Synaptic UNC13A protein variant causes increased neurotransmission and dyskinetic movement disorder

Noa Lipstein, Nanda M. Verhoeven-Duif, Francesco E. Michelassi, Nathaniel Calloway, Peter M. Van Hasselt, Katarzyna Pienkowska, Gijs Van Haaften, Mieke M. Van Haelst, Ron Van Empelen, Inge Cuppen, Heleen C. Van Teeseling, Annemieke M.V. Evelein, Jacob A. Vorstman, Sven Thoms, Olaf Jahn, Karen J. Duran, Glen R. Monroe, Timothy A. Ryan, Holger Taschenberger, Jeremy S. Dittman & 4 others Jeong Seop Rhee, Gepke Visser, Judith J. Jans, Nils Brose

Research output: Contribution to journalArticleAcademicpeer-review

Abstract

Munc13 proteins are essential regulators of neurotransmitter release at nerve cell synapses. They mediate the priming step that renders synaptic vesicles fusion-competent, and their genetic elimination causes a complete block of synaptic transmission. Here we have described a patient displaying a disorder characterized by a dyskinetic movement disorder, developmental delay, and autism. Using whole-exome sequencing, we have shown that this condition is associated with a rare, de novo Pro814Leu variant in the major human Munc13 paralog UNC13A (also known as Munc13-1). Electrophysiological studies in murine neuronal cultures and functional analyses in Caenorhabditis elegans revealed that the UNC13A variant causes a distinct dominant gain of function that is characterized by increased fusion propensity of synaptic vesicles, which leads to increased initial synaptic vesicle release probability and abnormal short-term synaptic plasticity. Our study underscores the critical importance of fine-tuned presynaptic control in normal brain function. Further, it adds the neuronal Munc13 proteins and the synaptic vesicle priming process that they control to the known etiological mechanisms of psychiatric and neurological synaptopathies.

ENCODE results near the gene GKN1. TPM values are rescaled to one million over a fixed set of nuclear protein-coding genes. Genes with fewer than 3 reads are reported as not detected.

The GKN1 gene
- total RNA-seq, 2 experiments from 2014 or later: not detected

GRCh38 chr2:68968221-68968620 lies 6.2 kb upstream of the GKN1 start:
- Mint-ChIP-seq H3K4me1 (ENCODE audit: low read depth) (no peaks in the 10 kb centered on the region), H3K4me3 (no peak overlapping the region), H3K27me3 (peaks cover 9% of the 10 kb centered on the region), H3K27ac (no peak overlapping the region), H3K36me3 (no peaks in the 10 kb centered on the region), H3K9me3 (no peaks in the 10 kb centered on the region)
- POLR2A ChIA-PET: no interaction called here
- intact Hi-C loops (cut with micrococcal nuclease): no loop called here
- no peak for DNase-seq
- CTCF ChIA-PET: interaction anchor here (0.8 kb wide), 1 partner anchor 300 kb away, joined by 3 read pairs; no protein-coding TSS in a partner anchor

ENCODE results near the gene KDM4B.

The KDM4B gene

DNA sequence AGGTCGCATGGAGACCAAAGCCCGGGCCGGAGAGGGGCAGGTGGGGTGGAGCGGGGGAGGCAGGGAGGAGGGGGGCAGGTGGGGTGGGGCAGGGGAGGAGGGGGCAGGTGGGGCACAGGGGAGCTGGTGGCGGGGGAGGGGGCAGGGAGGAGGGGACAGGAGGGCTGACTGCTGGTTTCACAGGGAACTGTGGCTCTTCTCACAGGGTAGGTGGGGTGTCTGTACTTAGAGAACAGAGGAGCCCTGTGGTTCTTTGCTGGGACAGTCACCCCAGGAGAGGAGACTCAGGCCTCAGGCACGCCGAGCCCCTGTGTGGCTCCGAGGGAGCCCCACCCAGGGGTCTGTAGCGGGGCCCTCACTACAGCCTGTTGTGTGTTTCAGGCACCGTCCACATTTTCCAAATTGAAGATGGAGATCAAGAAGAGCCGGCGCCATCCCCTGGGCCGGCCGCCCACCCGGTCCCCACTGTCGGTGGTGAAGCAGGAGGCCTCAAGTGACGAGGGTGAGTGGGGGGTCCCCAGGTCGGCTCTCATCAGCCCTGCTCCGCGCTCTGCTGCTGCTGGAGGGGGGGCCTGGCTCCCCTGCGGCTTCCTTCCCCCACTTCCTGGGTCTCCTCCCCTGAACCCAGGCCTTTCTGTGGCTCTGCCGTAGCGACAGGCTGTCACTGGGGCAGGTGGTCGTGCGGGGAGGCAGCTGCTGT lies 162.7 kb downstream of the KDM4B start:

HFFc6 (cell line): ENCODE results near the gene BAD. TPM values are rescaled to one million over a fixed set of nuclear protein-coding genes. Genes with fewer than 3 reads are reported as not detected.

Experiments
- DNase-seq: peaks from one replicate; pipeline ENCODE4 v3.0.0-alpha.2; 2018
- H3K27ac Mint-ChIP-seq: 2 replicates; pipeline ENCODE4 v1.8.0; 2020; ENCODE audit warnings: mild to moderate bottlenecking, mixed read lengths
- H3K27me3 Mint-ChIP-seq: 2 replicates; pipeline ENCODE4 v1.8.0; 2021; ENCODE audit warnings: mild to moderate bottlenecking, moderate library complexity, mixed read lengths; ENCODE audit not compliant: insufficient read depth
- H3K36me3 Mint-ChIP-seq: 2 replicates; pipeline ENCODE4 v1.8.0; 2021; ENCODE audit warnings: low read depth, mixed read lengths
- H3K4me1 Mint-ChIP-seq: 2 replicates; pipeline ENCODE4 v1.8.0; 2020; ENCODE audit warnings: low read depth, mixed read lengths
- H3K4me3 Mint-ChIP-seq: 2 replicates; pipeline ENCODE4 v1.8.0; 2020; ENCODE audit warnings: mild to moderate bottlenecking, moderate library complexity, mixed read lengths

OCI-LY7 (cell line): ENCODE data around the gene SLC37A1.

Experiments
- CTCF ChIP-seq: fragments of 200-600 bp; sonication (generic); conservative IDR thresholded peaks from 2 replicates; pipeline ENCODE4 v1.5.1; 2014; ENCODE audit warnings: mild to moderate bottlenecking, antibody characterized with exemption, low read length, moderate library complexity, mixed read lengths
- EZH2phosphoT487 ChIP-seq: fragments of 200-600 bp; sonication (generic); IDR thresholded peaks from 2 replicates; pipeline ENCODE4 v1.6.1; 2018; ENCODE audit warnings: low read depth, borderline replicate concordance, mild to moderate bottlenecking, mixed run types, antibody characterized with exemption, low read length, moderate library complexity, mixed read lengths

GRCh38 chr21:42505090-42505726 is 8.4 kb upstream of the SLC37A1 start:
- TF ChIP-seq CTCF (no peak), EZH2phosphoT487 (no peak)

Original languageEnglish
Pages (from-to)1005-1018
Number of pages14
JournalJournal of Clinical Investigation
Volume127
Issue number3
DOIs
Publication statusPublished - 1 Mar 2017

Cite this

Lipstein, N., Verhoeven-Duif, N. M., Michelassi, F. E., Calloway, N., Van Hasselt, P. M., Pienkowska, K., ... Brose, N. (2017). Synaptic UNC13A protein variant causes increased neurotransmission and dyskinetic movement disorder. Journal of Clinical Investigation, 127(3), 1005-1018. https://doi.org/10.1172/JCI90259
Lipstein, Noa ; Verhoeven-Duif, Nanda M. ; Michelassi, Francesco E. ; Calloway, Nathaniel ; Van Hasselt, Peter M. ; Pienkowska, Katarzyna ; Van Haaften, Gijs ; Van Haelst, Mieke M. ; Van Empelen, Ron ; Cuppen, Inge ; Van Teeseling, Heleen C. ; Evelein, Annemieke M.V. ; Vorstman, Jacob A. ; Thoms, Sven ; Jahn, Olaf ; Duran, Karen J. ; Monroe, Glen R. ; Ryan, Timothy A. ; Taschenberger, Holger ; Dittman, Jeremy S. ; Rhee, Jeong Seop ; Visser, Gepke ; Jans, Judith J. ; Brose, Nils. / Synaptic UNC13A protein variant causes increased neurotransmission and dyskinetic movement disorder. In: Journal of Clinical Investigation. 2017 ; Vol. 127, No. 3. pp. 1005-1018.